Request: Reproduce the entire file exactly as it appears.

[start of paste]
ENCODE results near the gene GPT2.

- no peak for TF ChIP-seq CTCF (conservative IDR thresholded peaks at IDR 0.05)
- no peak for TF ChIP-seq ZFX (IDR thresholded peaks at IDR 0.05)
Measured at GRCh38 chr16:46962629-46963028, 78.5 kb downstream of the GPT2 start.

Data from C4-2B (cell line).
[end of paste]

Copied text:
ENCODE results near the gene GPT2.

- no peak for TF ChIP-seq CTCF (conservative IDR thresholded peaks at IDR 0.05)
- no peak for TF ChIP-seq ZFX (IDR thresholded peaks at IDR 0.05)
Measured at GRCh38 chr16:46962629-46963028, 78.5 kb downstream of the GPT2 start.

Data from C4-2B (cell line).